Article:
Posted on 31 Aug 2009
To counter today's economic challenges and re-feather their plucked retirement nests, more and more senior citizens are opting to sell their life insurance policies.
Unlike younger investors, older adults may not have the time to wait for the market to recover all of their losses, so they're turning to this previously overlooked asset to see whether they should sell it and use the money to pay medical bills or other expenses.
Seniors sold life insurance policies with a face value of $11.8 billion last year, almost double the value of policies sold just two years earlier, according to the U.S. Senate's special committee on aging, which recently held a hearing on such transactions.
A "life settlement," as a sale is called, may be an attractive option for seniors who determine they no longer need their life insurance policy, said Doug Head, executive director of the Life Insurance Settlement Association, an industry group.
Policyholders typically sell their insurance through life settlement brokers to investment companies for lump sums that are usually several times greater than they would receive if they surrendered the policies to the insurance companies, he said.
The new owners pay the remaining premiums on the policies and become the beneficiaries when the original policyholders die.
But a life settlement doesn't always make sense, insurance experts caution, and seniors considering such a sale should consult with an independent financial adviser to figure out whether it's the best move for their particular circumstances.
"If you're thinking about selling your life insurance mostly because you're strapped for cash, there may be other ways to tap the value of your policy without losing your coverage," said Houston lawyer and insurance expert David McDowell.
"You may be able to take out a loan against your policy or receive a partial payout through an accelerated death benefit," he said. "It's worth visiting with your life insurance agent and exploring the options before sacrificing your coverage."
Life settlements are also ripe for questionable business practices, so prospective sellers need to work with licensed brokers screened or monitored by state regulators, said Susan Voss of the National Association of Insurance Commissioners.
STARTED IN AIDS CRISIS
The life settlement business grew out of the AIDS crisis of the 1980s. In what were called viatical settlements, people living with AIDS sold their unwanted life insurance policies for cash they often used to cover medications or treatments.
As medical breakthroughs extended the lives of many people with AIDS, the industry shifted its focus from the terminally ill and toward seniors in their mid-60s or older, said Scott Gibson of Lewis and Ellis, an actuarial consulting firm in Richardson.
"The best candidates for a life settlement are now people in their 70s or older who have a life insurance policy valued at $500,000 or more that they no longer need, perhaps because their spouses have passed away," Gibson said.
The industry hit a bump earlier this year as capital dried up. But now that investors are returning to the market, buyers' offers for policies have improved, said Russel Dorsett, co-managing director of the Select Life Settlement Corp. in Houston.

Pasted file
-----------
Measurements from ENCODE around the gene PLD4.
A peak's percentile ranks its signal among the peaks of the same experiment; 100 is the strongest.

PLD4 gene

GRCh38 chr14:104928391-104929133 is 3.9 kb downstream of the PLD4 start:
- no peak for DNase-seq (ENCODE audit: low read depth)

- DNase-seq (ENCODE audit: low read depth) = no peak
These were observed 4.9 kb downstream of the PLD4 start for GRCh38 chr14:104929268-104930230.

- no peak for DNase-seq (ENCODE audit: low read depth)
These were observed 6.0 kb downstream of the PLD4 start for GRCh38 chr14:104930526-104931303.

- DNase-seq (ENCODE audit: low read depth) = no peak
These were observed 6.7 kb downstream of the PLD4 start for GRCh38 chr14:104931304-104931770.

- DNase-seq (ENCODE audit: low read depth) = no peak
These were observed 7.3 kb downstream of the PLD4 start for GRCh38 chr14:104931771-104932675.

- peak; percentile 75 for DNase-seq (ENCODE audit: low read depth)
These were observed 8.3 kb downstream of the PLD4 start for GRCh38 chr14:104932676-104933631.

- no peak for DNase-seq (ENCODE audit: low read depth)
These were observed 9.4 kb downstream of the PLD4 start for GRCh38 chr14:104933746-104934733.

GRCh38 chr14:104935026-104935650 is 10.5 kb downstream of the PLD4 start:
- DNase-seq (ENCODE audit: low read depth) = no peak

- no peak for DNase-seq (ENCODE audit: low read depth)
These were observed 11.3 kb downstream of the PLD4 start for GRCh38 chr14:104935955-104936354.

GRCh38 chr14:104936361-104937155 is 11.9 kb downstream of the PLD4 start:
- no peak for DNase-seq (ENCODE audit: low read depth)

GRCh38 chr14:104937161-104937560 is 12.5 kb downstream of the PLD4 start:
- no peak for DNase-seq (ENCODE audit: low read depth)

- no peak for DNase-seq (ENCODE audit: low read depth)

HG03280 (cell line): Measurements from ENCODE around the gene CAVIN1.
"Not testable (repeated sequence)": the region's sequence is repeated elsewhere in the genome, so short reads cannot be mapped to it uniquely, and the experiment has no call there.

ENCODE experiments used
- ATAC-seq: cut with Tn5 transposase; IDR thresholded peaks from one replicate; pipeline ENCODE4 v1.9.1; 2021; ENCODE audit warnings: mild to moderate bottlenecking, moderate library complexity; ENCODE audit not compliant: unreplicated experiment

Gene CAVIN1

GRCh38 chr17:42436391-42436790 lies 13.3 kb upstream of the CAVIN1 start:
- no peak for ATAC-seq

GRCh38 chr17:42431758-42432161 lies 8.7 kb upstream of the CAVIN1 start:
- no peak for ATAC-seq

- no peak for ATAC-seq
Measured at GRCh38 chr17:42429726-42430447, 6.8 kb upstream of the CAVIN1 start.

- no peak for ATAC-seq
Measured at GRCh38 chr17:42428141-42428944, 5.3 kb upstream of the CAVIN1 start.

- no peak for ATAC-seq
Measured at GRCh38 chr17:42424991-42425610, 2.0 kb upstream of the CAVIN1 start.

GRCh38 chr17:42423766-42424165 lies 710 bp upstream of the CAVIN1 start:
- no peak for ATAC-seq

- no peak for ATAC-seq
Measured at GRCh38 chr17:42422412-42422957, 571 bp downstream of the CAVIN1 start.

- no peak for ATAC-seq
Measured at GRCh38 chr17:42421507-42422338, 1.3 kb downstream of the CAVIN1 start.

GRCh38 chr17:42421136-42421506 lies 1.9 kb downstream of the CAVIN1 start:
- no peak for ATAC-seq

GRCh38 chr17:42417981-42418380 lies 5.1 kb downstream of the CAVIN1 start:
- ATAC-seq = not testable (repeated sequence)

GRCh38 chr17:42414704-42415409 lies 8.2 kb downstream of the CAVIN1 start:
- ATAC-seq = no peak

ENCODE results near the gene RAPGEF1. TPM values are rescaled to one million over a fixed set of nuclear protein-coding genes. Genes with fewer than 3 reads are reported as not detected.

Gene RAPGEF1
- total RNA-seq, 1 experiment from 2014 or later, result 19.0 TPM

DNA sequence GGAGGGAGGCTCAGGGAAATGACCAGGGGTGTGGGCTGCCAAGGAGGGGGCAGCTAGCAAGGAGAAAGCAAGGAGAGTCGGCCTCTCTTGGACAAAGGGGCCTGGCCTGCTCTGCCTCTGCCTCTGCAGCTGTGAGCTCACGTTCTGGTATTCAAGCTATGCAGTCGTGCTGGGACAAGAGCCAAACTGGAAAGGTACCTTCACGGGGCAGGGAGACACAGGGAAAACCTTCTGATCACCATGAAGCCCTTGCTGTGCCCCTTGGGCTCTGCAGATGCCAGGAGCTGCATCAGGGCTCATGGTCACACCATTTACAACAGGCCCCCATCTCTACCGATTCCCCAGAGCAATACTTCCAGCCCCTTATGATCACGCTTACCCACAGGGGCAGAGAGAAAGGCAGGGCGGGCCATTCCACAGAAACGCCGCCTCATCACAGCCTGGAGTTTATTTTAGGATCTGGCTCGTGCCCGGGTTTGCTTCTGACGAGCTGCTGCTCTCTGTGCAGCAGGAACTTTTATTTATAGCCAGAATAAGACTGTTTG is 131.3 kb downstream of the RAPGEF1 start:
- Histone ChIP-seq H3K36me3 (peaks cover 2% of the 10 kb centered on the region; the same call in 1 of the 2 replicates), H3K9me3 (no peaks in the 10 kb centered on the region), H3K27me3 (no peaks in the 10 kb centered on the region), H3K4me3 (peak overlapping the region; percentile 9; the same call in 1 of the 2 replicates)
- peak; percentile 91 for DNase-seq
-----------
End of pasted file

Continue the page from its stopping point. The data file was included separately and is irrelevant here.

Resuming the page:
Though the amount that seniors receive for their life insurance will vary depending on their age, gender and overall state of health, the average payout today is slightly less than 20 percent of the policy's death benefit, he said.
"That's still three or four times more than they'd get if they simply surrendered their policies to the insurer," Dorsett said.
Bill Clark, managing director of the Clark Financial Group in Frisco, said he sees a number of circumstances in which older policyholders may want to consider a life settlement as part of their retirement and estate planning.
"A policy may not be needed anymore," he said. "The beneficiaries may have become financially independent and aren't counting on the policy's proceeds, or the policyholder determines the estate no longer needs life insurance to pay death taxes."
As more people become aware of life settlements through financial planners, Clark said, more policyholders will at least check out the price they could get for an asset they once regarded as virtually untouchable until death.
Still, selling a life insurance policy is often a complex transaction involving time and paperwork, so consumers should turn to financial advisers who know the risks, said Ana Smith-Daley, a deputy insurance commissioner for Texas.
"An independent adviser can help you decide whether selling your policy is in your best interest," she said. "If it is, the adviser will probably call on a broker to shop around your policy to determine what kind of price it will fetch."
Seniors also need to understand that their medical records will be examined as part of the sales and that the buyers of their policies will occasionally check on them to determine when to collect the death benefits, she said.
"In this buyers' market, investors are looking for the individuals most likely to die," said Stephan Leimberg, editor of Tools and Techniques of Life Settlement Planning. "They want you old and ripe. That way, they'll pay the fewest premiums and get the best return on their investment."
Smith-Daley said sellers may also pay taxes on the proceeds from a life settlement and lose their eligibility for Medicaid or other government benefits, so anyone contemplating a sale should consult a tax adviser or lawyer.
But even with those considerations, industry officials expect life settlements to exceed $100 billion over the next couple of decades as boomers convert unwanted or unneeded life insurance to cash to bolster their lagging savings.
"Under the right circumstances, it's a viable and valuable option that will only become more popular," Gibson said.